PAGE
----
There would almost certainly be a differnce in backpressure between the front and rear banks of cylinders. This is not an optimal condition for any engine. That is why you don't see racing engines with unequal length headers and such. The better each cylinder is matched to the others (flow, fuel, spark, etc) the better the whole engine will run.

Another obvious problem would come at about 5000 rpms when the stock turbo can't hold (let's say) 15psi and begins to drop to around 11psi. The large turbo will likely be pushing a full 15 psi...since air from each turbo comes together at the Y-pipe you'll end up with positive pressure on the output side of the small turbo. It probably wouldn't be enough to stall it, but it seems like it would definitely slow it down, causing even more engine unbalance (less power).

Running two boost controllers would only work if you held max boost to what the small turbo could provide. At best, you'd be limited by your weakest link (the small turbo).

Still, it would be cool if you'd like to try it and tell us about it :)
 

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it could work

If you think about how a turbocharger works, the tubine is turned by the exhaust gases from the engine. In the case of our engines the compressed air from the 2 turbos come into one inlet. So if you were to leave one stocker installed to kick in lets say about 3500RPM and a larger unit that is properly sized to come in at about 4500RPM, both turbos are sending air to the same inlet. Now you would not need to 2 boost controllers, unless you wanted to adjust the boost, (think about it did your car come with a boost controller) you just need wastegates to control exactly how much boost you really want. Now the downside (every good idea has a down side:( ) During the time the stocker unit is creating boost it is only from 3 cylinders rather than 6. So your limiting factor is going to be how much exhaust gases are being pushed out from 3 cylinders that can create enough boost to push 6 cylinders until the larger unit starts creating boost. The second downside is....we all know that the stock turbos can not hold that much boost through redline. So the second(larger) turbo would have to be big enough to drive all 6 cylinders when the stocker runs out of breath. Thirdly (if thats a word:confused: ) when that stocker is at its full capacity it just blowing a lot of hot air. All in all it theoretically it could work. Probably not the best mod but it could work. Try using one 13G and one TD05 16G or hell what the f**k go with a 20G. Just my $0.05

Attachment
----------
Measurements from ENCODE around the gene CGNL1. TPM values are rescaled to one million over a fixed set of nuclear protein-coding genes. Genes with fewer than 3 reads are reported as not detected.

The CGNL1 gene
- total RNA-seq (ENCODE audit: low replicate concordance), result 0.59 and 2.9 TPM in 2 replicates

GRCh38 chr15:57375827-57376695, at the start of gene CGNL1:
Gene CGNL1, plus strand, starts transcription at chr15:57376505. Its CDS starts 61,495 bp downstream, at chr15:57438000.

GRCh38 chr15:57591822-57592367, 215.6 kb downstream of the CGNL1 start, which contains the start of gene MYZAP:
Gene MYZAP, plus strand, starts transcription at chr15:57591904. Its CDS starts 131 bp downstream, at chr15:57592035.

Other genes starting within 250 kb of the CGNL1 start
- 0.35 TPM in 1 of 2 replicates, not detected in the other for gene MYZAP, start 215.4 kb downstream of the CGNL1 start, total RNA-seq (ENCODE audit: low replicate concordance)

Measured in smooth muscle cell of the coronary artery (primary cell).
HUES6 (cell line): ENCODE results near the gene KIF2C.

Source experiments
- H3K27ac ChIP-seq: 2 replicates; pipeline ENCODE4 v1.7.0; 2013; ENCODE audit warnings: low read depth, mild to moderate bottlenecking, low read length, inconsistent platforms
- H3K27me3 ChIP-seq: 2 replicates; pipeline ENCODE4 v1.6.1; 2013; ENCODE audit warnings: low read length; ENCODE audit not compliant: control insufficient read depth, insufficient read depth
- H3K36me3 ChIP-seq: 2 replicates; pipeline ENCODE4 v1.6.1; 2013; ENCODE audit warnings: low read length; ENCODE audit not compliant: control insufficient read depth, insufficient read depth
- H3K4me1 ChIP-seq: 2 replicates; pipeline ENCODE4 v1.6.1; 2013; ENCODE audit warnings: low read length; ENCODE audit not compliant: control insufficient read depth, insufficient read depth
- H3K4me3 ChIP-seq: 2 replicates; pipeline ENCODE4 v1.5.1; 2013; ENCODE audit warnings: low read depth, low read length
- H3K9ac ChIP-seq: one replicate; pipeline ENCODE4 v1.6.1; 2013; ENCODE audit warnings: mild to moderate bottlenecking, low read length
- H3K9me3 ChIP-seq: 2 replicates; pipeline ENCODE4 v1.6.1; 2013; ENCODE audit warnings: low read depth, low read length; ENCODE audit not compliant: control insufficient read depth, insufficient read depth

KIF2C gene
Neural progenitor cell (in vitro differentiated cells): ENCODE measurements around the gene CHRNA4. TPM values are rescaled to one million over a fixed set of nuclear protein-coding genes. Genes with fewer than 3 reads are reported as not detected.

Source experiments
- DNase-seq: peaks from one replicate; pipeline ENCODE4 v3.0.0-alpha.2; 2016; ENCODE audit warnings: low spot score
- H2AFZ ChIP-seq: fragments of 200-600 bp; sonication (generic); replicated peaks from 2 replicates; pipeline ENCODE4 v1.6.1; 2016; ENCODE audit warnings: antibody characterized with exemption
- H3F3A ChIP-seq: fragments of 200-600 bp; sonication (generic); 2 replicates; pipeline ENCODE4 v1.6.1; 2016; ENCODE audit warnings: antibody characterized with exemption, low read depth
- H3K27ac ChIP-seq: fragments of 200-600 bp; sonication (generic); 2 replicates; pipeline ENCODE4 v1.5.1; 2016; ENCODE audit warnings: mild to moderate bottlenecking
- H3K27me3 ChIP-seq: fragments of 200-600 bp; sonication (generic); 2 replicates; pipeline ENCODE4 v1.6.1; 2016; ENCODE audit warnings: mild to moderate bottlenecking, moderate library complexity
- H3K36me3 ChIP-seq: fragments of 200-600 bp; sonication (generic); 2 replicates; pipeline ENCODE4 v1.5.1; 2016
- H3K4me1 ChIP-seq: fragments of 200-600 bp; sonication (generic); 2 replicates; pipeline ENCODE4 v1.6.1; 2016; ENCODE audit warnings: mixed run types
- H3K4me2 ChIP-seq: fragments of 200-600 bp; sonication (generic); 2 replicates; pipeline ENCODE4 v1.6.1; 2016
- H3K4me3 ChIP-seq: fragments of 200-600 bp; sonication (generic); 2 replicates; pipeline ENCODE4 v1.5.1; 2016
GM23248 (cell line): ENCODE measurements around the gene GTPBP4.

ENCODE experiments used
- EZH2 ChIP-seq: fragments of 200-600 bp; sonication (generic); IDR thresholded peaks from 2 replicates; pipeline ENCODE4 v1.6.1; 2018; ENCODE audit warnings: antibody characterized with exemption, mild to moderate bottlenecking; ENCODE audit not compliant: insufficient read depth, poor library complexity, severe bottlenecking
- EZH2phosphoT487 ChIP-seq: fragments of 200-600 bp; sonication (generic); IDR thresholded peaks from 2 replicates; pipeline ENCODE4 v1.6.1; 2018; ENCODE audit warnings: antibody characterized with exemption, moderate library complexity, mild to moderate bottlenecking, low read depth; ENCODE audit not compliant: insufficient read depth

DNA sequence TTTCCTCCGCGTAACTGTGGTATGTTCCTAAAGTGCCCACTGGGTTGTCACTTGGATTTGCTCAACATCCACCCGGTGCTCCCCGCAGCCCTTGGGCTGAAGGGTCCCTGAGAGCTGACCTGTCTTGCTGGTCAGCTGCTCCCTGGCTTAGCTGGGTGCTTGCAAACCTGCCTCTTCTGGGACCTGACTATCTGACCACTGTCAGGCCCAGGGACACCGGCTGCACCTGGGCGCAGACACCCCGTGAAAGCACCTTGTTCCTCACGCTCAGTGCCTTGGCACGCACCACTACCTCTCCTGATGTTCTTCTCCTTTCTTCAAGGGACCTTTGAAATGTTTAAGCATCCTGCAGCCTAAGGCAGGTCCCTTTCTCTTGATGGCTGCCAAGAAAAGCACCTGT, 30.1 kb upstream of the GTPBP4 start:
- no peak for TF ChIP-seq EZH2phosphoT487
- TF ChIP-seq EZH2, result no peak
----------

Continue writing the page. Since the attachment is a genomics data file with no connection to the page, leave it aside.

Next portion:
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Hellfire Master
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So you're telling me we couldn't run tandem sequential turbo setup? The supra does it. Why couldn't we do it in tandem? Have a small ball bearing turbo at each manifold that builds up to a specified psi and then wastegates to a pair of big nasty turbos (gt399's or t66 or something equally huge). Your boost would spool really quickly at low rpms due to the small ball bearing turbo and could increase boost at higher rpms as the smaller one wastegates to the larger one and it spools up before the smaller one wastegates completely. It seems tecnologically feasible doesn't it? If not, then why does it work on a supra? I realize that a supra only has one sequential setup and is an inline 6, but we should be able to recreate this with twin sequential setup on our V6 engines. A 3:2 cylinder to turbo ratio... Twon on one bank and tw on the other.

devilmanVISA